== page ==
I believe that the human brain functions primarily through images, and that the brain can translate visual input in graphical form quicker than it can the written word, which must go through another level of translation to be fully understood.  Hence, in a time-critical situation such as in the midst of an arcade game, the brain can more quickly understand health communicated graphically than communicated numerically.

I've always thought a particularly brilliant example of graphical representation is the human head which appears at the bottom of the Wolfenstein 3D/Doom/Quake cycle from id Software.  As one plays the game and is shot by enemy forces, your health decreases.  This is represented in part by a percentage at the bottom of the screen.  But, more importantly, as you take more damage the head becomes bloodier and bloodier.  As the player goes through the game, an extremely quick glance at the head at the head at the bottom of the screen will graphically communicate to the player what state their character is in, and they'll then know whether they should run in terror from the approaching Big Bad Guy or charge into the breech.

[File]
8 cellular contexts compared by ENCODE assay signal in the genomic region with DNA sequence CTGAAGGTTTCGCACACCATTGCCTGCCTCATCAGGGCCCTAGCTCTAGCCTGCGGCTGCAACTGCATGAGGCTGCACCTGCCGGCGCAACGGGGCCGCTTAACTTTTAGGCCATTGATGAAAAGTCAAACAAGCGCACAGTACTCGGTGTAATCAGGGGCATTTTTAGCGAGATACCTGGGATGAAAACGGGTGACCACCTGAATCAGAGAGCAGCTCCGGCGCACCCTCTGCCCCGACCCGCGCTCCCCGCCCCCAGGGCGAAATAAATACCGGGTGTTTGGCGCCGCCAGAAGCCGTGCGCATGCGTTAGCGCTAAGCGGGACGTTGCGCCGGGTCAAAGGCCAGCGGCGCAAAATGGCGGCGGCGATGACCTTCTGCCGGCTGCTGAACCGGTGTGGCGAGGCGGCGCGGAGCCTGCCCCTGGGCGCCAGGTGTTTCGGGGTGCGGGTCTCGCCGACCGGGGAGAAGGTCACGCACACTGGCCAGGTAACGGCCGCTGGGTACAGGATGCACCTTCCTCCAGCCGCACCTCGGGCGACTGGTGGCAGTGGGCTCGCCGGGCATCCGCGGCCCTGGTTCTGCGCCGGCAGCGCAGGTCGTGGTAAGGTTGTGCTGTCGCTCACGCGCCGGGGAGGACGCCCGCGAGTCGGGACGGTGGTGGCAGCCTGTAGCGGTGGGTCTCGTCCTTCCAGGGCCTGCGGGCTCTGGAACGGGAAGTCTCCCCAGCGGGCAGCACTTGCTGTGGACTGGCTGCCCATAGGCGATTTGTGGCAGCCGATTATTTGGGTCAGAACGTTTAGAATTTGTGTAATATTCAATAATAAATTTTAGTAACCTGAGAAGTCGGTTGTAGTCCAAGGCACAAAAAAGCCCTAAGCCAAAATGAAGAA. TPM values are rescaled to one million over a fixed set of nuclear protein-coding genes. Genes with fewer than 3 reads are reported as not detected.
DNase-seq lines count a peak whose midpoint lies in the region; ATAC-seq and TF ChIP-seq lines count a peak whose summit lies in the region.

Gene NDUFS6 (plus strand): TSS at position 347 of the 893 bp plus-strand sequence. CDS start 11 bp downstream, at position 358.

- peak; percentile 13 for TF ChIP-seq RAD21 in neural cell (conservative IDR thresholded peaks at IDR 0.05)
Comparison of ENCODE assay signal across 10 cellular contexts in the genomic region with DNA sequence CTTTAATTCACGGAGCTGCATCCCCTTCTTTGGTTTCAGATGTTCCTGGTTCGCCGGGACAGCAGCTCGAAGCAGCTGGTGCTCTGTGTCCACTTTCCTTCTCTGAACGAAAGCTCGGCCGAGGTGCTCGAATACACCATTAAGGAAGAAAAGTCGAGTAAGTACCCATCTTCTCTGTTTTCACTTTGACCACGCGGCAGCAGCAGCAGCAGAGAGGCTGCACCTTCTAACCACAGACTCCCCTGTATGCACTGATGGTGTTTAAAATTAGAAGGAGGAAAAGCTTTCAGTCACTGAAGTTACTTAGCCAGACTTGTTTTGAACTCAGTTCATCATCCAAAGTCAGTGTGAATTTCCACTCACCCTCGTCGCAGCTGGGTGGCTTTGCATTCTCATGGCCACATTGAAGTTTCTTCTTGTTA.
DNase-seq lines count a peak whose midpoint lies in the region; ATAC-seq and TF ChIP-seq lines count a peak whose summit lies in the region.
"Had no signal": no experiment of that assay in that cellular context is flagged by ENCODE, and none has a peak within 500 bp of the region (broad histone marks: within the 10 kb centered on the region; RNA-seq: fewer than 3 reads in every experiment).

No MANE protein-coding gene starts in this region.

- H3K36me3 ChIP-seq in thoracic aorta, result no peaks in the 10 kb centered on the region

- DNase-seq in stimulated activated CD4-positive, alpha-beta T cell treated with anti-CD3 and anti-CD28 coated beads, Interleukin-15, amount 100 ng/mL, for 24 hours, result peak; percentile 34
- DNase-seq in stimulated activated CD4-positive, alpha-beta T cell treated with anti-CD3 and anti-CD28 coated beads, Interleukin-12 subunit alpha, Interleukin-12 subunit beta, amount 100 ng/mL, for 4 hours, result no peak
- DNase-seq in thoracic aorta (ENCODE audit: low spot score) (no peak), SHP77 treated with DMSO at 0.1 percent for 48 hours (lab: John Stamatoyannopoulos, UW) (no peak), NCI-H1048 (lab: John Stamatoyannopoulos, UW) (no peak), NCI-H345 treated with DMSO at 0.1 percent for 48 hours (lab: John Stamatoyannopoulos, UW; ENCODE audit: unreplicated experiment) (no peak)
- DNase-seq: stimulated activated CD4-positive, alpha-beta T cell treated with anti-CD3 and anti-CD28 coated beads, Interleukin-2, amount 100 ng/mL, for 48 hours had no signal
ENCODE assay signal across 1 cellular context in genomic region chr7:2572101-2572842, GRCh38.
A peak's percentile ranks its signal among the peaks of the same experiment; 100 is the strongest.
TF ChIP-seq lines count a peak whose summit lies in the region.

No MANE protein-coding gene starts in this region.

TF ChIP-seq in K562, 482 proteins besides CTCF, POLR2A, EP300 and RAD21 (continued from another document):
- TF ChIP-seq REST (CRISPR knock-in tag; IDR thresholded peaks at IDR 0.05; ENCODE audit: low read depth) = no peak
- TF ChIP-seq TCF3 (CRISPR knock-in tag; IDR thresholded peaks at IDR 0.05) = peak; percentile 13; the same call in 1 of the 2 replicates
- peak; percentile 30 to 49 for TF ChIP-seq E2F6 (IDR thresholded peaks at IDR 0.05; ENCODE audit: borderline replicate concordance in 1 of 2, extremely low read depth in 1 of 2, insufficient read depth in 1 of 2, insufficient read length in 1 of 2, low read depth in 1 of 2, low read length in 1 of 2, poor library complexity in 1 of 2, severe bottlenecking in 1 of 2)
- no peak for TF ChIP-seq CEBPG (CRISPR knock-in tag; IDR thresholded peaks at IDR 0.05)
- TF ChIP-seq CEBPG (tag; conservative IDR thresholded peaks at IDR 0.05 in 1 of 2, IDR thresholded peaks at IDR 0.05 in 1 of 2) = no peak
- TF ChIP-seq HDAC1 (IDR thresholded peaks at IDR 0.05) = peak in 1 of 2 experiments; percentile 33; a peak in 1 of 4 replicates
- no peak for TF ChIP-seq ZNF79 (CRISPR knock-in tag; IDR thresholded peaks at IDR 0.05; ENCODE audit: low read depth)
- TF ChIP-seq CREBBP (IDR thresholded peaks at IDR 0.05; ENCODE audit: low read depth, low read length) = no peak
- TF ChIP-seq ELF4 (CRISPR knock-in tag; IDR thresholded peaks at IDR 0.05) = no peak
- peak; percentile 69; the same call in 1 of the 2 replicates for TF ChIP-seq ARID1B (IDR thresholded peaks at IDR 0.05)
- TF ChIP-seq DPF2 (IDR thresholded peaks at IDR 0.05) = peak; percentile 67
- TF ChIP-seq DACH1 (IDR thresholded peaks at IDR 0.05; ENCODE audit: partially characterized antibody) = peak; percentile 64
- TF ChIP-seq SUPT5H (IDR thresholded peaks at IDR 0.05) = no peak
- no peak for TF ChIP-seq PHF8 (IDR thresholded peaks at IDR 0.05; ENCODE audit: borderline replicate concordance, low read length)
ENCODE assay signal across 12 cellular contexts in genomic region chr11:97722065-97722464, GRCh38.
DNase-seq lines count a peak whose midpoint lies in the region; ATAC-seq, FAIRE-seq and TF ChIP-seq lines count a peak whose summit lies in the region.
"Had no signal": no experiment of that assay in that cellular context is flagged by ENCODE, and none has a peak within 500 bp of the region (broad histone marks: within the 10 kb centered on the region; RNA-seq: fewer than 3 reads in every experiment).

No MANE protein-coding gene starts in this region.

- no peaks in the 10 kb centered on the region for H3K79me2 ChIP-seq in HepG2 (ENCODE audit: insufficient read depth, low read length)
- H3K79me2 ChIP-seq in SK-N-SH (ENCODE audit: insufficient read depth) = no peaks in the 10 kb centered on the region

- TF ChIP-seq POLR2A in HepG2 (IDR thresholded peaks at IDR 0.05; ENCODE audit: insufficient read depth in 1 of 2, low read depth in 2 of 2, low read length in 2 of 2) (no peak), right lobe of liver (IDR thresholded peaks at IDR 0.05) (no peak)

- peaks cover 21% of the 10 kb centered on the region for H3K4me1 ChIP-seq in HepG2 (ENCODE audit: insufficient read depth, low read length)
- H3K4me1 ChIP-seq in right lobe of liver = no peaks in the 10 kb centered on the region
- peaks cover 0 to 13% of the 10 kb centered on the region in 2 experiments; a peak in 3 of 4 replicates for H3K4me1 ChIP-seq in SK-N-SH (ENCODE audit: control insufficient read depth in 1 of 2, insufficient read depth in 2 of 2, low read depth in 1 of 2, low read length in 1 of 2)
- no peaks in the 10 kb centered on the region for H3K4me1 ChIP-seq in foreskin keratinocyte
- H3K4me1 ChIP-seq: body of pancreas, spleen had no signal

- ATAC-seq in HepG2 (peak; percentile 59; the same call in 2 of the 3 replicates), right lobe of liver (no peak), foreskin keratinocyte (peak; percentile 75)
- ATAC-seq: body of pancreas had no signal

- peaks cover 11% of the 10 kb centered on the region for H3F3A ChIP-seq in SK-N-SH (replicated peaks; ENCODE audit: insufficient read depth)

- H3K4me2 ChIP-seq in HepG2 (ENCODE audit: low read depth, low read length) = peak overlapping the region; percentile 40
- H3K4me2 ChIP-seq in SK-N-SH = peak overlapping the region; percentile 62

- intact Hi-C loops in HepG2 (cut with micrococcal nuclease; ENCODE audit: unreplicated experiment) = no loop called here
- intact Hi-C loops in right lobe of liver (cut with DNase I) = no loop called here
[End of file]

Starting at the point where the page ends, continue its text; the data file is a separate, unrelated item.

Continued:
The Marathon games and Damage Incorporated both use health bars to communicate health graphically, which I've always though is not quite as brilliant a solution as the id head.  But still, health bars do a much better job than games such as Duke Nukem which only communicate the player's current health through a numerical value at the bottom of the screen.

I always liked how Marathon communicated how much ammo the player has available graphically, by actually representing the ammo through a line of bullets representing how much is left in your gun's clip, a method I shamelessly swiped for use in Damage Incorporated.  This is better than the number displayed by almost every other first-person action game for the same reason the id head is better than a displayed health percentage:  the player can process the data quicker and more intuitively, hence making the gameplay more transparent.  Of course Marathon and Damage Incorporated fail in that in order to find out how many clips you have left for your weapon one must peruse an inventory displayed in words and numbers, exactly what we want to get away from.